We will likely end with a deal that yields some combination of minimal discretionary spending cuts, language on domestic energy permitting, and possible border security-related provisions. There may be some extraneous items added to solidify votes from specific members as well, but it is unlikely that President Biden will make any substantive changes to what he views as his accomplishments. A deal like this would ultimately garner enough bipartisan support to pass both chambers of Congress, with the more partisan members of each party voting in opposition. The White House, Democrats in both chambers, and a sizeable block of Senate Republicans will likely resist further spending cuts below what President Biden and Speaker McCarthy agreed to as part of the debt limit deal earlier this year.
The length of a shutdown will depend on how Speaker McCarthy balances progress in negotiations to reopen with displays of solidarity among the Republican conference. The last shutdown, while only "partial," lasted 35 days, and we see no reason why an upcoming shutdown couldn't last as long as that, if not longer.
Previous government shutdowns have undoubtably had a negative effect our nation's economy. While an upcoming shutdown will not be tied to a debt limit negotiation, after the FY2013 shutdown, the Council of Economic Advisers estimated that the combination of the shutdown and debt limit brinksmanship resulted in 120,000 fewer private sector jobs created during that time. Direct economic impacts associated with that shutdown included:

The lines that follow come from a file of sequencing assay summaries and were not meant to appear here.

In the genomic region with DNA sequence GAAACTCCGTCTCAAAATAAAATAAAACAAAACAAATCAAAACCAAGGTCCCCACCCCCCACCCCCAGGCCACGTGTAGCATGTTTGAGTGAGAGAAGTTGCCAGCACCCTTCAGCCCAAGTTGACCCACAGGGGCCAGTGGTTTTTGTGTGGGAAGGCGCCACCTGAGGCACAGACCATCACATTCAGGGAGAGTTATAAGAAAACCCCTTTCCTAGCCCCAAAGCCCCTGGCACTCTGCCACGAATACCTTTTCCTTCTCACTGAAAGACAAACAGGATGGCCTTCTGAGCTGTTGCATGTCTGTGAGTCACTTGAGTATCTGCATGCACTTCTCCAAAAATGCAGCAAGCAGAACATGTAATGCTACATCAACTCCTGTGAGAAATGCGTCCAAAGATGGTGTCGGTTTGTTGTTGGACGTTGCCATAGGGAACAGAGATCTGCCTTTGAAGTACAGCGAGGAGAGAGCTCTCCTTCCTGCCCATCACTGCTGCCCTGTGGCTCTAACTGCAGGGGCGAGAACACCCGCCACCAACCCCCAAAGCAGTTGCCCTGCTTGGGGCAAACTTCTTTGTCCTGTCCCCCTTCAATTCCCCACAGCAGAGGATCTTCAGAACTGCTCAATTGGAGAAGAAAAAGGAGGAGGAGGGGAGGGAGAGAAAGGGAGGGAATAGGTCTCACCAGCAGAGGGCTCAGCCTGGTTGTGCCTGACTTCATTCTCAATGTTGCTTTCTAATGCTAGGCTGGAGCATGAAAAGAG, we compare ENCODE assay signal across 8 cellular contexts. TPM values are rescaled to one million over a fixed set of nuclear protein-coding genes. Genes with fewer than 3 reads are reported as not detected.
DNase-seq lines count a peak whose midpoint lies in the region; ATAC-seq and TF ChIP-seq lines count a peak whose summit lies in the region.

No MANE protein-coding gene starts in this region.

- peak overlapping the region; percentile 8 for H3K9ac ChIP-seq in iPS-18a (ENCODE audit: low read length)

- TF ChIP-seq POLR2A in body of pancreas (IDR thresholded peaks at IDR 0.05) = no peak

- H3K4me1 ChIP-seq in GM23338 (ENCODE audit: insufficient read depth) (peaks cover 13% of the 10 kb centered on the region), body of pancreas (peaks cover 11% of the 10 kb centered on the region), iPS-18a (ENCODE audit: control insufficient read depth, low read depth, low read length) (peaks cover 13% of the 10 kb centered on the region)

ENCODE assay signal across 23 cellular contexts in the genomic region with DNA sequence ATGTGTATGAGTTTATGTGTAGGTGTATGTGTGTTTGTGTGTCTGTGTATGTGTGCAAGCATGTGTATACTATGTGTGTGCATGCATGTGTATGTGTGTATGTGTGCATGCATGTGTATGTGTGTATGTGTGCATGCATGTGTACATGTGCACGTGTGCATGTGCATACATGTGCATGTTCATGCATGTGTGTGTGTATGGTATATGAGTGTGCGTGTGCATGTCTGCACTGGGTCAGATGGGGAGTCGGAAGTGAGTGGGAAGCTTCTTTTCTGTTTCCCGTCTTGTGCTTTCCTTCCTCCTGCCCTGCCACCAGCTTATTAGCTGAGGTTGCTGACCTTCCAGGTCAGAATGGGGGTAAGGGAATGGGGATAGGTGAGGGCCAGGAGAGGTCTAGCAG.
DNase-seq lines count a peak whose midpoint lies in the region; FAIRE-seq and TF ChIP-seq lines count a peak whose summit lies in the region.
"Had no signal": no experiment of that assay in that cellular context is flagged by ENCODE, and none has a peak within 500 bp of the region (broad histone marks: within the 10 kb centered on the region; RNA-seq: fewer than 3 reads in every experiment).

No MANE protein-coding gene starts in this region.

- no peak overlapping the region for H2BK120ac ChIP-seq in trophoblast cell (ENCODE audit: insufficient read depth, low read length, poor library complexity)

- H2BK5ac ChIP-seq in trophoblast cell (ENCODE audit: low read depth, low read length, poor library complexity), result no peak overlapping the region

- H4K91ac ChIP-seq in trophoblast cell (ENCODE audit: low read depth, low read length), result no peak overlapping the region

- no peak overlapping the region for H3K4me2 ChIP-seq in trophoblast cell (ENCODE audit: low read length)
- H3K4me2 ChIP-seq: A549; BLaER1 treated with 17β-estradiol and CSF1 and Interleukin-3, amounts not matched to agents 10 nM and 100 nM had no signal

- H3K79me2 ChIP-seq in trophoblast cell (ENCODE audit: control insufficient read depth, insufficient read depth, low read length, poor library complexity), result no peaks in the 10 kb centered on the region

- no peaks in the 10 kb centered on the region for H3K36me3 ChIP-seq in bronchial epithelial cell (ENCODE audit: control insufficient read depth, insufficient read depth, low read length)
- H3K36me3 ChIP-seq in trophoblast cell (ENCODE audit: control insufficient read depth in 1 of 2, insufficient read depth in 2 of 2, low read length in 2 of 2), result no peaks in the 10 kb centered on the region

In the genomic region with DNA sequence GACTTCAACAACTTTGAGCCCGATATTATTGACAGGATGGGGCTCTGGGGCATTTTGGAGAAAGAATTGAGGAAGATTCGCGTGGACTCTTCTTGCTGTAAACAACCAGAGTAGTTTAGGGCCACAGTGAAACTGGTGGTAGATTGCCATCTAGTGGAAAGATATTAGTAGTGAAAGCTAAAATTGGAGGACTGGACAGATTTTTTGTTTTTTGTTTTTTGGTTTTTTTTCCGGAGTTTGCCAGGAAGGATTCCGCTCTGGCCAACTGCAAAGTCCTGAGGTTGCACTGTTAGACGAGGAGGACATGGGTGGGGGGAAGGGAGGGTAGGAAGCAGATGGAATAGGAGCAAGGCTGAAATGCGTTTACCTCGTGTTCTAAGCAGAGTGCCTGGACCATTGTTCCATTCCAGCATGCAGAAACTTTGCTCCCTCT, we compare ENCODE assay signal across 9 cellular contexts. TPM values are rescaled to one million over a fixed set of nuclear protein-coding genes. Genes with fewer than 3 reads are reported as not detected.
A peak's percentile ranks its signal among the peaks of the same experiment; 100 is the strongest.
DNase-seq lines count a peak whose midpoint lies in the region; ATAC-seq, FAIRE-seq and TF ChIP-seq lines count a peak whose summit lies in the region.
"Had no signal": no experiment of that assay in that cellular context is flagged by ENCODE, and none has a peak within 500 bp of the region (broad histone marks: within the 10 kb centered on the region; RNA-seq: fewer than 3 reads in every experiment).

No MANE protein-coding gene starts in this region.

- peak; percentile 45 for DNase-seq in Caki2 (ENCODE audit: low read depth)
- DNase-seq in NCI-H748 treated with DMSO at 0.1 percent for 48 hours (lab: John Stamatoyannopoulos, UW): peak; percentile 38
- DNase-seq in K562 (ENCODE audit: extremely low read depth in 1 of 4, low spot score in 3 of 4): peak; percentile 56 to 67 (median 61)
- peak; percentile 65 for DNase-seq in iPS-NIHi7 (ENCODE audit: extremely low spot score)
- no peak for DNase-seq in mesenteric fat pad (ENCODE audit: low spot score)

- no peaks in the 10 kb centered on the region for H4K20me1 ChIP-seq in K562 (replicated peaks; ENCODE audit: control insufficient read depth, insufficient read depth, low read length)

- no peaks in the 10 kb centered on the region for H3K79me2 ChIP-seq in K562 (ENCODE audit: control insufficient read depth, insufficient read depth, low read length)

- Federal permitting and environmental and other reviews being halted, including 200 applications for a permit to drill for energy resources
- Import and export licenses and applications being put on hold, affecting trade
- Federal loans to small businesses, homeowners, and families in rural communities being put on hold because of suspensions by income verification services
- Private sector lending to individuals and small businesses disruptions, because banks and lenders couldn't access government income and Social Security Number verification services
- Travel and tourism disruptions at national parks and monuments across the country
The stock market has not necessarily seen drastic shifts during government shutdowns. According to Goldman Sachs, "since 1980, stocks have posted 'very small' returns leading up to and during government shutdowns, generating median losses of 0.1% on days the budget authority expires and staying virtually flat throughout the shutdown periods." During the last 35-day shutdown, "concerns over monetary policy helped push the S&P 500 down 2%." Since the upcoming possible shutdown is not linked to a debt limit negotiation, we may see a less negative impact.